By this time, I would presume that everybody that had preordered “Portal 2” has had a chance to start digging into it. I really liked the original “Portal”, but I'm not sure what to do about the sequel.
“Portal” places you in a testing facility under the supervision of the Aperture Science Corporation. They are trying out a new handheld device that allows instant teleportation between two surfaces. The device shoots two different colored portals, and only one portal of each color can exist at a time. Your entrance velocity into one portal is your exit velocity out of the other portal, although the relative direction of gravity will sometimes change on the transition between portals. For example, you see a deep chasm below you that you can't jump across. Shoot one portal on the floor of the chasm, and another on the wall above you, and jump down into the chasm. The acceleration due to gravity increases your velocity, and your exit out of the other portal flings you across the chasm that you wouldn't be able to jump across. Granted, this may not be the only way to proceed, but it's nice to have those kinds of options.
As it stands, I could just get the PC version of “Portal 2” at some point over the summer if I think that I will have time to really dig into it, and it wouldn't matter so much when I play it. I'm not that worried about spoilers. I can hold my ears, or not – it won't matter so much since I heard the internet meme of “The cake is a lie” for so long before I actually played “Portal” that I wasn't even sure what it really meant by the time I played the game. It's like when you look at a familiar word too long and start to break it down into letters, or like when Vizzini starts second-guessing himself endlessly (to his peril, I might add) in “The Princess Bride”. Was there really a cake, or did they want me to think that there was a cake? But if that's what they thought I was going to think, then was there any need for an actual cake? Or perhaps there was a cake but also a specific reason for making me think that there wasn't a cake, making me want the cake more knowing I couldn't have it?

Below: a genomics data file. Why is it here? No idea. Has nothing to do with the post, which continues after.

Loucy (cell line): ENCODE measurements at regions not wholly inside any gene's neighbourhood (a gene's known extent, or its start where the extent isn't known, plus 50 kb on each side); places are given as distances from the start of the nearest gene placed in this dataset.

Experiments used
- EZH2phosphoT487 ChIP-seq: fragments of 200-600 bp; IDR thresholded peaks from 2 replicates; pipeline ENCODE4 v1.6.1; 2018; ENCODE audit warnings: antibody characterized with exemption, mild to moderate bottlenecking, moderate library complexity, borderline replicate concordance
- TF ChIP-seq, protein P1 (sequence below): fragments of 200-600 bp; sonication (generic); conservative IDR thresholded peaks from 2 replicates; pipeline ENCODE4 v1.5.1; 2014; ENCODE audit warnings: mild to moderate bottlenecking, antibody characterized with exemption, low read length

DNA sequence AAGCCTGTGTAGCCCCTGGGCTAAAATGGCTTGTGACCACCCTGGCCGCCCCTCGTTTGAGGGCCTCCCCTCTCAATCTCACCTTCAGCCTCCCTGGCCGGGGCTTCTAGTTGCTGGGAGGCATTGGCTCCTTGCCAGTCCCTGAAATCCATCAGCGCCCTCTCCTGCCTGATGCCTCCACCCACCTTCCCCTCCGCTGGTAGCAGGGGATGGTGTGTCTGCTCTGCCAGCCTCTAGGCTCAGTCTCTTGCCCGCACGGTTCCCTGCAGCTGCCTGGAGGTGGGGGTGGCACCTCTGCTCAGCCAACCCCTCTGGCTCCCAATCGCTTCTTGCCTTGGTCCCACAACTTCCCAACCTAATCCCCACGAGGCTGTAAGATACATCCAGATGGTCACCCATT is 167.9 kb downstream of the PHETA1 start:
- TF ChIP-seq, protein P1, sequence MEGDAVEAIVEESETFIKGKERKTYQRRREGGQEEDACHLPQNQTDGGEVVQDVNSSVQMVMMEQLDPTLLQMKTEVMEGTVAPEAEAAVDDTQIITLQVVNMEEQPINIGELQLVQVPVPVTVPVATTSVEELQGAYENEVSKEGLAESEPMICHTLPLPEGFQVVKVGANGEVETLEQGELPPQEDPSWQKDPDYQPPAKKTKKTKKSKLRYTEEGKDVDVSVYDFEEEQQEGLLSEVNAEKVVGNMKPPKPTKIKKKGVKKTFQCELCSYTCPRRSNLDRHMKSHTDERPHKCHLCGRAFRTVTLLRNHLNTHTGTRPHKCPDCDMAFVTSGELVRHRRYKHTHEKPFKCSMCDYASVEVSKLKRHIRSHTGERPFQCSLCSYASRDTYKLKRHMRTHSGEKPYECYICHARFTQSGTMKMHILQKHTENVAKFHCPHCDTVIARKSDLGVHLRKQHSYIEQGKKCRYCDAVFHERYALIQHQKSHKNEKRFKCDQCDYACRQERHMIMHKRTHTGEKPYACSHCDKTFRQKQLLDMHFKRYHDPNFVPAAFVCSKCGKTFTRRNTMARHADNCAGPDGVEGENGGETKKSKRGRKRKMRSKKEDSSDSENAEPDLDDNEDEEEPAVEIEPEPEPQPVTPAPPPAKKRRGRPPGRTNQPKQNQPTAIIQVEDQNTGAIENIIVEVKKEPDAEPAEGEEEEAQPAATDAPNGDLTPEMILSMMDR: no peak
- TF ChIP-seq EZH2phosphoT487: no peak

Needless to say, I played “Portal” unencumbered by the thought of cake – trying to think in portals was challenging enough. I had even played the predecessor to “Portal” - “Narbacular Drop”, but that game while sharing the basic mechanic of a portal gun, doesn't play that much like “Portal” due to a less interesting set of physical rules. I am looking forward to returning to the world of “Portal”, even though GlaDOS, the computer that runs the testing facility in the game scares the crap out of me.
(Side note: I answered the phone at work one afternoon about a month ago, only to find that I was being robocalled. Not just a crappy recorded message to tell me to refinance my mortgage – but high quality voice synthesis, and an adult female voice just a little too close to Ellen McLain's, the voice actress who played GlaDOS in “Portal”. I hung up the phone and had to get up and walk around to shake off the feeling of dread.)
The real problem for me is that of the expanded game this time. No, I'm not talking about all the new game elements, because any series of games will always add or subtract elements as it progresses. I expect that. I'm talking about the cooperative mode. It would be one thing to just wait for the right moment to play the single player game and immerse myself in the experience, but now I fear that if I wait too long to play it, I may rob myself of the opportunity to play the co-op part of the game. I hear that the console versions have split screen local co-op. Maybe I'll have to teach my older son to think in portals.